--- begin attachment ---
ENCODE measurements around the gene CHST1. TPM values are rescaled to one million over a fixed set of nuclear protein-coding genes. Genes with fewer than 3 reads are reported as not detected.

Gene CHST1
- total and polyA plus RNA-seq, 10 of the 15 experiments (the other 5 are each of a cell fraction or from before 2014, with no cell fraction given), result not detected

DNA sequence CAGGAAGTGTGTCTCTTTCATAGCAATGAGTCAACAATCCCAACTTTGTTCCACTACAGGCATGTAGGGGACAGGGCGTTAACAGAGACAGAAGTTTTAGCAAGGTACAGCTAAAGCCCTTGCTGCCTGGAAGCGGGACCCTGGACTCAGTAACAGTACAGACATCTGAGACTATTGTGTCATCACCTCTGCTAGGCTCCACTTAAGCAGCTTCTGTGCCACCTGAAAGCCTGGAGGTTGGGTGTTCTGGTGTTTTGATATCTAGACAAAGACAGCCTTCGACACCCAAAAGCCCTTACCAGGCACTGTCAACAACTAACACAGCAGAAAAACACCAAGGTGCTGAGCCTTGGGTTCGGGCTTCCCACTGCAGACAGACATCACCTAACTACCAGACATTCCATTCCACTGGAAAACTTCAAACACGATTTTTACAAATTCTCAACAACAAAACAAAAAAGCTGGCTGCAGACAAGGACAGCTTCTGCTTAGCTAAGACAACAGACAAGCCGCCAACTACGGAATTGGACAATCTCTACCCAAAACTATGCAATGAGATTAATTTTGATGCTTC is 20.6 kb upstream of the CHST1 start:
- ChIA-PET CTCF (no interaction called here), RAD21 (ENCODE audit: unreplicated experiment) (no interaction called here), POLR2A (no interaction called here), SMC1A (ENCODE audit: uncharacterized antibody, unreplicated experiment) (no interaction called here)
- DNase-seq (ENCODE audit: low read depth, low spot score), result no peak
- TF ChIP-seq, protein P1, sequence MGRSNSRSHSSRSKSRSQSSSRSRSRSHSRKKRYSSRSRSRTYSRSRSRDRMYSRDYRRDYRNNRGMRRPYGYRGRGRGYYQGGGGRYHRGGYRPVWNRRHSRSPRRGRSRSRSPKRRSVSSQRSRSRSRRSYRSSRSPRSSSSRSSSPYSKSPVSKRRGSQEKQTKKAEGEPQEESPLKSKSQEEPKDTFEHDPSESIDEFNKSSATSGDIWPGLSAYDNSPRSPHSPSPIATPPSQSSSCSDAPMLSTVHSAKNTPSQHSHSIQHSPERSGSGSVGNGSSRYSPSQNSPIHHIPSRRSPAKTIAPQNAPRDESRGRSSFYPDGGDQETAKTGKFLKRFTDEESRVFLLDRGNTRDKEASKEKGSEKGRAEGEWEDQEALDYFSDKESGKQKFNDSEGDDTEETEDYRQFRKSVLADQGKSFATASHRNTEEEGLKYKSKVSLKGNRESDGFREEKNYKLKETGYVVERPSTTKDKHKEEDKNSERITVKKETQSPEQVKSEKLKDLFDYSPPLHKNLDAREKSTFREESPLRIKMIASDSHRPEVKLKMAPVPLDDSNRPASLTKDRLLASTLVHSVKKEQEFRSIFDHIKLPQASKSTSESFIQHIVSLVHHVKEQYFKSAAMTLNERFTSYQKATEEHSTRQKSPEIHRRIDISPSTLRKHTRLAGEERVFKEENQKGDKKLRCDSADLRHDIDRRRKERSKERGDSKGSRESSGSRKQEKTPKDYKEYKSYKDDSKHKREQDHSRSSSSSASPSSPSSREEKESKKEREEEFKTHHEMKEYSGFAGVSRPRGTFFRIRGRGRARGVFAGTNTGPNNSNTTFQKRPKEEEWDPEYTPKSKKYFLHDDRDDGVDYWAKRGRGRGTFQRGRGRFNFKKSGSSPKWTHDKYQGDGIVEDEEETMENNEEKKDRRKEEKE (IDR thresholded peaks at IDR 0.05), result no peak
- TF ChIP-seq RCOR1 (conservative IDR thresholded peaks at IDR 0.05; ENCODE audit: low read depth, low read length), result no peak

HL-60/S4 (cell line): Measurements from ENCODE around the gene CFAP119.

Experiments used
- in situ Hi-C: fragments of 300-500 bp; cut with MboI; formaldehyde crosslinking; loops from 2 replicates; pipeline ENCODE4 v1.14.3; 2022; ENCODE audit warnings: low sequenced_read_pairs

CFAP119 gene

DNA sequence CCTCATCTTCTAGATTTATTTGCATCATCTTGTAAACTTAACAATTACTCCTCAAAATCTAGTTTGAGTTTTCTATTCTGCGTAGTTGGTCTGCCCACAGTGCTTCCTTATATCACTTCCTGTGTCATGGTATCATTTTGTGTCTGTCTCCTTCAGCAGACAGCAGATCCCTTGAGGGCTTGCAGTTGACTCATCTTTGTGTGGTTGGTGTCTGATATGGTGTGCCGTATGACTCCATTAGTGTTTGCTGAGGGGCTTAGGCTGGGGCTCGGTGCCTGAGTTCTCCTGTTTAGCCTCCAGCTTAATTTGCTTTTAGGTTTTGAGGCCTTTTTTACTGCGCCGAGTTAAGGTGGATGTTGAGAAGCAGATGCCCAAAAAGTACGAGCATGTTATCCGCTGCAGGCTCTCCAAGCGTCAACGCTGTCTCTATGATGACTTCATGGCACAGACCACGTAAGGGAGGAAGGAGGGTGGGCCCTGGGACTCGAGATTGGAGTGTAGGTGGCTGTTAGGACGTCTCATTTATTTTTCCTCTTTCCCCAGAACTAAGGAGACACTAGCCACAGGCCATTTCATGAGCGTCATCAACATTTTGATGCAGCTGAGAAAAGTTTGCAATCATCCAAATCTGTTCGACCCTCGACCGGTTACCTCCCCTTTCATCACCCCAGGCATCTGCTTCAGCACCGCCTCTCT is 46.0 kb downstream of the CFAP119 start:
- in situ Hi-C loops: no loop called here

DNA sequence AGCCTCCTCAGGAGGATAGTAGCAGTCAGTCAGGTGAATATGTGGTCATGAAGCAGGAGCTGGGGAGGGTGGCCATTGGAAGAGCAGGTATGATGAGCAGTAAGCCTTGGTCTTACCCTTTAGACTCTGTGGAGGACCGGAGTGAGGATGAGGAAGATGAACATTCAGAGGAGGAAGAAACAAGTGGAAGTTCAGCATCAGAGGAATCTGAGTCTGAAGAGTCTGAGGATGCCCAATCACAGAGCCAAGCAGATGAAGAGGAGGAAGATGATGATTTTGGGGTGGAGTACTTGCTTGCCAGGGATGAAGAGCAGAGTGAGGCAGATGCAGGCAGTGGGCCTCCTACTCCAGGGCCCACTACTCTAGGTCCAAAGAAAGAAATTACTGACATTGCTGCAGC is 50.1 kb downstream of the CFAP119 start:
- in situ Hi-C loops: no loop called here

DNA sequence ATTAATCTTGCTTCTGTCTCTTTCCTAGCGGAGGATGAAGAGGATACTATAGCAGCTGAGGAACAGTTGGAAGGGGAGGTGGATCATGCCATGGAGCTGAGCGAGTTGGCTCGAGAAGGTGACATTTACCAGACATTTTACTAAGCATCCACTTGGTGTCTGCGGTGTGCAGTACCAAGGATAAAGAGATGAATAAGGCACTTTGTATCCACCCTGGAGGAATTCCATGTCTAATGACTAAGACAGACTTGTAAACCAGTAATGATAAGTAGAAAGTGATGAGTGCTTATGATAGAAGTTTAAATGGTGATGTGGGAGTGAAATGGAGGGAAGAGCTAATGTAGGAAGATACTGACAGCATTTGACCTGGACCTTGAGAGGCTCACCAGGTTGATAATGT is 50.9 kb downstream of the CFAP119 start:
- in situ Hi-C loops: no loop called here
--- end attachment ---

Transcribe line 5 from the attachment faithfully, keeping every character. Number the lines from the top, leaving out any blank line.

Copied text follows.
- ChIA-PET CTCF (no interaction called here), RAD21 (ENCODE audit: unreplicated experiment) (no interaction called here), POLR2A (no interaction called here), SMC1A (ENCODE audit: uncharacterized antibody, unreplicated experiment) (no interaction called here)